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zero sum voyeur housing

apartment-dwellers get no curtains, but set their window polarization however they like.
  [vote for,

Ah, the subversive thrill of seeing and being seen! Starting with highchair peek-a-boo, we humans get quite a kick out of spying on eachother and tempting others to do the same. So why not move into a whole neighborhood of like-minded Rear Window fans? Tell me more, you furtively whisper?...Ok, the idea is that two big apartment buildings face eachother, with huge bay windows in all units. Curtains are banned by popular decree, but residents can fine-tune the linear polarization on their windows to any angle they like. You will be able to see into the windows of anyone across the street with polarization set roughly opposite to yours. The catch, of course, is that they'll see into your windows likewise. It'd be an intriguing experiment to see how a large array of (fully sighted) window owners would set their windows. Would a stable pattern emerge (e.g. everyone setting their polarization equal, for full privacy for all)? Or would cheaters consistently break up any such incipient pattern by setting their windows to peek mode, stirring things up anew?...
n-pearson, Jun 11 2003

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       Most apartments in NYC don't have curtains already. (Most apartments in NYC also have telescopes or binoculars by the window. I wonder why.)
DrCurry, Jun 11 2003

       change the word *ban* to *experiment without for a day or two* :)   

       is your camera primed, curry? send me some sunset shots <grin>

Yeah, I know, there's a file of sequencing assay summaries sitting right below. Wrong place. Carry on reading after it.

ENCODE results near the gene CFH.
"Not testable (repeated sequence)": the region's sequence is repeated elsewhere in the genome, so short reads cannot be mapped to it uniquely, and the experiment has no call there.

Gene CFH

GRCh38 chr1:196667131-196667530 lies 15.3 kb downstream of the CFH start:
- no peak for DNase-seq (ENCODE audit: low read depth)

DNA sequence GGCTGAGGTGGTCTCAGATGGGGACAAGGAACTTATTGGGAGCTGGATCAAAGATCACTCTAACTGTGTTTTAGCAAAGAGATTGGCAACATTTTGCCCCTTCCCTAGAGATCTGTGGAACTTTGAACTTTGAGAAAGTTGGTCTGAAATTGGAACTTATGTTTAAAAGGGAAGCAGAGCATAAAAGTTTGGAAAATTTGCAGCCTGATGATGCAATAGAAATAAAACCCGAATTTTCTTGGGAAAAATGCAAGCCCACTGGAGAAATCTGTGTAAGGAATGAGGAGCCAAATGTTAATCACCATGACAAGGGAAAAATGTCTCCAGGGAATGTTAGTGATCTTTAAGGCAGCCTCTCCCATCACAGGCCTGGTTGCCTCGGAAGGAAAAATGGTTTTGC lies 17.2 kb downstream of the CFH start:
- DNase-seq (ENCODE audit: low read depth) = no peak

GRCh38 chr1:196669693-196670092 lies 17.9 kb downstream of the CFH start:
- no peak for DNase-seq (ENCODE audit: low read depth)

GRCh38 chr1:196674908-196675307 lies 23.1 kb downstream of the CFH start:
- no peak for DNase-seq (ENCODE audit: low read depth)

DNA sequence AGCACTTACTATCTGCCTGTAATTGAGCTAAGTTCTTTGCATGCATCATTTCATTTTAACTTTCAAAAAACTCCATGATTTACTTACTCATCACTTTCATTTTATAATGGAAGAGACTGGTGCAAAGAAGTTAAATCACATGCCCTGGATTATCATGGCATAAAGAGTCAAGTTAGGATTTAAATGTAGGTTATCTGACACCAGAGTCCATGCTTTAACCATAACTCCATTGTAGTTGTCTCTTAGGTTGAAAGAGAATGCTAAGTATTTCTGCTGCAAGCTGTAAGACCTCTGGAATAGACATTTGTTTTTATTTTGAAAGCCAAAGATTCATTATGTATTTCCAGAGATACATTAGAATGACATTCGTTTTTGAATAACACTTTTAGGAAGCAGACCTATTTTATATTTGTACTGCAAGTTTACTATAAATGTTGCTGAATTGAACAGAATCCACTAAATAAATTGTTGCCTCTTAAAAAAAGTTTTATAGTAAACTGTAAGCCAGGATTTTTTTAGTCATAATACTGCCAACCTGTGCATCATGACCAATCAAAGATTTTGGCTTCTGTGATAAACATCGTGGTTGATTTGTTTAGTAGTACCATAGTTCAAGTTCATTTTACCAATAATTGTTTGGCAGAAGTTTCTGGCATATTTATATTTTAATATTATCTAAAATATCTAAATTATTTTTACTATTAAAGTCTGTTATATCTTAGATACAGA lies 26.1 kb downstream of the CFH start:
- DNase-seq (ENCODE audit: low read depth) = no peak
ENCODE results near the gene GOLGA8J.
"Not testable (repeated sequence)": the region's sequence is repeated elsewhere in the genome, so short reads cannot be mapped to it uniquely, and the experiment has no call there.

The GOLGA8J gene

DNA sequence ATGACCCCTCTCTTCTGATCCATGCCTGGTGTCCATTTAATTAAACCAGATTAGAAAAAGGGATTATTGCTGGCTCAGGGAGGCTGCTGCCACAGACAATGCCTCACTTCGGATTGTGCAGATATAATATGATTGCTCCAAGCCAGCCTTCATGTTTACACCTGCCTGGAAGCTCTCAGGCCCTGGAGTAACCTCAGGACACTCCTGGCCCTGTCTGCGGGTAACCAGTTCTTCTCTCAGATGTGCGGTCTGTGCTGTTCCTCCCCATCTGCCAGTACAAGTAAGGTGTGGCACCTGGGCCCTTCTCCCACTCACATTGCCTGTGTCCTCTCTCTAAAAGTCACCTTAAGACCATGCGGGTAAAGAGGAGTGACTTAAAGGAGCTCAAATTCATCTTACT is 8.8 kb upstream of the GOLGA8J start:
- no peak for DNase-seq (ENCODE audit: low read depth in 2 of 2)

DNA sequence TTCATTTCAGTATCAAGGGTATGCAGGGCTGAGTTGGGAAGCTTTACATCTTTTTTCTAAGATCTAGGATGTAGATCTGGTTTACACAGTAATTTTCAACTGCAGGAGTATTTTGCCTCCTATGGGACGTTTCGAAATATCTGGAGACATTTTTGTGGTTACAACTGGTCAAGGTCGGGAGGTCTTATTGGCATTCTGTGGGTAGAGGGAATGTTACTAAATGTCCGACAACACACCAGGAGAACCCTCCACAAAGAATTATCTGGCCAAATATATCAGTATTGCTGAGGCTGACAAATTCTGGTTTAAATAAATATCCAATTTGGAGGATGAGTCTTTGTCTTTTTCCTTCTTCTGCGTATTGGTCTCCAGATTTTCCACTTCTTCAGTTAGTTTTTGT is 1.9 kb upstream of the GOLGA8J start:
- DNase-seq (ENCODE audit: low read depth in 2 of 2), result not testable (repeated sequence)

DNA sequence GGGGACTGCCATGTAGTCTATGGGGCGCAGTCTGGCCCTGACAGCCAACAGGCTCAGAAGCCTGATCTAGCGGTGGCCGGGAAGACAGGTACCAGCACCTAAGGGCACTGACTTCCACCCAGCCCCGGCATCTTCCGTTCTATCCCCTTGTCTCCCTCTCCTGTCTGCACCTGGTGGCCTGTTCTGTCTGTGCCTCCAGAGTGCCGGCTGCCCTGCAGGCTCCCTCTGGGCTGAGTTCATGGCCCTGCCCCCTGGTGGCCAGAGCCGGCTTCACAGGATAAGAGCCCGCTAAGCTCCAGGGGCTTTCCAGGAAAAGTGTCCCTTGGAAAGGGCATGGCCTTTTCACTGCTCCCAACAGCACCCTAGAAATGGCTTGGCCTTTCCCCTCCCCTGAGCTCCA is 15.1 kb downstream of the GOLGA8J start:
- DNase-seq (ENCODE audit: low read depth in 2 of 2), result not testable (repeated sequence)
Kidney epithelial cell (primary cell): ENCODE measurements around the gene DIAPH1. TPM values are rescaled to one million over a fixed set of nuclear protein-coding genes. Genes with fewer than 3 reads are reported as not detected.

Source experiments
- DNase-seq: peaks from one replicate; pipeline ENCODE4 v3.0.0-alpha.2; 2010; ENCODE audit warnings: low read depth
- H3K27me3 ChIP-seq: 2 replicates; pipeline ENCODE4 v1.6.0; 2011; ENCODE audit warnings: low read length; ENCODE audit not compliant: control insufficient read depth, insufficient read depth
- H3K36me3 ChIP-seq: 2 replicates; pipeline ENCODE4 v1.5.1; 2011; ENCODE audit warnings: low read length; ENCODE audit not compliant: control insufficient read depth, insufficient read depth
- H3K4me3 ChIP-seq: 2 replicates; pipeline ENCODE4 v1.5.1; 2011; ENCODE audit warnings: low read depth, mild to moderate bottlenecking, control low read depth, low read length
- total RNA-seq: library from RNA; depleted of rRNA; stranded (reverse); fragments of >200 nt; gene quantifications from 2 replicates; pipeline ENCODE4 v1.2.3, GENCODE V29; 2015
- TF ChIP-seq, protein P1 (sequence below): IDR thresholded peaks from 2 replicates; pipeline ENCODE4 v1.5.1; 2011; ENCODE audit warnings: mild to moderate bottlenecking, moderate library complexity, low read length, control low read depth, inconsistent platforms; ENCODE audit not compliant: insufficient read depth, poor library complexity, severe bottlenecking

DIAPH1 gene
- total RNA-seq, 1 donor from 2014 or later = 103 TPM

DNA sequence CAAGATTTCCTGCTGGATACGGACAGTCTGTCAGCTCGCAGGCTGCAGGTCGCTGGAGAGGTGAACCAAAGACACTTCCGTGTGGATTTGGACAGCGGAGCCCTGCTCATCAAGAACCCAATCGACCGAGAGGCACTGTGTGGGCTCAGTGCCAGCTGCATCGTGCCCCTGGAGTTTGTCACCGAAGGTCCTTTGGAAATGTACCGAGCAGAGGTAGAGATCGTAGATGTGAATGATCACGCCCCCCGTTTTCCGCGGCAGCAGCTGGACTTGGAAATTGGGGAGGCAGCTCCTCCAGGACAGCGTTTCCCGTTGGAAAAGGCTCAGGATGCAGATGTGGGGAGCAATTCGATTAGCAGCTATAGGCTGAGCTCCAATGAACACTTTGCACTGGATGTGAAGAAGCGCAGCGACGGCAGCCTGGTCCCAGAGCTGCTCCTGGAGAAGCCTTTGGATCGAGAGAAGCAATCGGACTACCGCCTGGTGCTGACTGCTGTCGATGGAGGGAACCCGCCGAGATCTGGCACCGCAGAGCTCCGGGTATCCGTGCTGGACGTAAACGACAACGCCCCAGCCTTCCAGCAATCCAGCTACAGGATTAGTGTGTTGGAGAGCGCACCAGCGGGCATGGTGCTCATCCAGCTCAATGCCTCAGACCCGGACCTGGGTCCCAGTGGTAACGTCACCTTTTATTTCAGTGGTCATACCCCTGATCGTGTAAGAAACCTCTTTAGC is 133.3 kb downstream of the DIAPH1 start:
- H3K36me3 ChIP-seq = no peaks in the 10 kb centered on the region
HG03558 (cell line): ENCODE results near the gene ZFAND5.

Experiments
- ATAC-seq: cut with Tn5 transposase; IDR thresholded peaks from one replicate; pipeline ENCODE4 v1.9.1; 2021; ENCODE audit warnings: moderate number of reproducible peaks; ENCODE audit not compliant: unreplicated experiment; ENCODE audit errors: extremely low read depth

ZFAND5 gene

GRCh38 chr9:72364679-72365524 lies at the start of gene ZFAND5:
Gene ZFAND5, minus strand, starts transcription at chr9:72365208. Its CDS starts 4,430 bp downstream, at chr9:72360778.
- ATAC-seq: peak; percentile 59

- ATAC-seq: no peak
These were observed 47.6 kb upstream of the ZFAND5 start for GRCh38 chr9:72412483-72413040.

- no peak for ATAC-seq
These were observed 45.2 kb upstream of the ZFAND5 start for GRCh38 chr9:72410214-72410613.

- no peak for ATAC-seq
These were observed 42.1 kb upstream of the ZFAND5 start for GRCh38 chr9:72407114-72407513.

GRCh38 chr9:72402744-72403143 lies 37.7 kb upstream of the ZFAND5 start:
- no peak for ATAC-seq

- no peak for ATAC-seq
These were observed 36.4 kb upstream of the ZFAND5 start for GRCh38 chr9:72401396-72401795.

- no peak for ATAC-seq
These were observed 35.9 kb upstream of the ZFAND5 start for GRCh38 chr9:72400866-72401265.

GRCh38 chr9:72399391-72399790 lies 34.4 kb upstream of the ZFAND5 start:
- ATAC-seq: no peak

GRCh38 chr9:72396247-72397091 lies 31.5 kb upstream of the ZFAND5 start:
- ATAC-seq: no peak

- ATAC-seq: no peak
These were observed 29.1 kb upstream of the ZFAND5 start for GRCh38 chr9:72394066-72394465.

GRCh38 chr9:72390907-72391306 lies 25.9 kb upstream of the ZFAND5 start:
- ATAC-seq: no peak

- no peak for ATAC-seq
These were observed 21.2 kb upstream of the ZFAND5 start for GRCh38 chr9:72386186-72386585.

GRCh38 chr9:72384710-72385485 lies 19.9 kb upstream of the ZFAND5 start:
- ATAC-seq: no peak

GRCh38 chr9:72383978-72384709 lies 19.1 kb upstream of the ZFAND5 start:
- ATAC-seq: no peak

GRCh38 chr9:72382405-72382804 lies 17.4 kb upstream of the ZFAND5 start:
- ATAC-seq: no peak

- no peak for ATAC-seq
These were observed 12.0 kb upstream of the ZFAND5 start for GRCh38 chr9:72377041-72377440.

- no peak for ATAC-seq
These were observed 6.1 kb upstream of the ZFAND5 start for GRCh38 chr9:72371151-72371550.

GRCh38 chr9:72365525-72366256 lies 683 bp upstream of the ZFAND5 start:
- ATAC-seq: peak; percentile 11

po, Jun 11 2003

       I don't think the author's advocating curtain-banning as a matter of public policy. Rather, it's a proposal for a limited residential experiment.
snarfyguy, Jun 11 2003

       I agree with [snarfyguy] so I'd like to see the caveat that curtains be allowed. Some simply won't want to participate or won't want to participate all the time. (The author doesn't seem to realize that anyone could match polarization with someone else and sneak a peek.)   

       If one were keeping score, I imagine most windows would be set the same as that cute blonde on the 4th floor.
phoenix, Jun 11 2003

       I thought this was going to be something about a house which you can live in rent-free as long as you keep all the doors and windows open and don't mind strange men in dirty macs leering in on you from the branches of a tree across the road (and paying for the privilege). But maybe that's just the way my mind works. That reminds me, I must get my raincoat drycleaned sometime soon...
lostdog, Jun 11 2003

       To opt out, merely install a motor that continuously rotates your window polarization at random rates and direction of rotation.
krelnik, Jun 11 2003

       ...or a second polarized pane at 90 degrees to the first.
silverstormer, Jun 11 2003

       Of coures if you go with silverstormer's you could just brick up all your windows
PiledHigherandDeeper, Jun 11 2003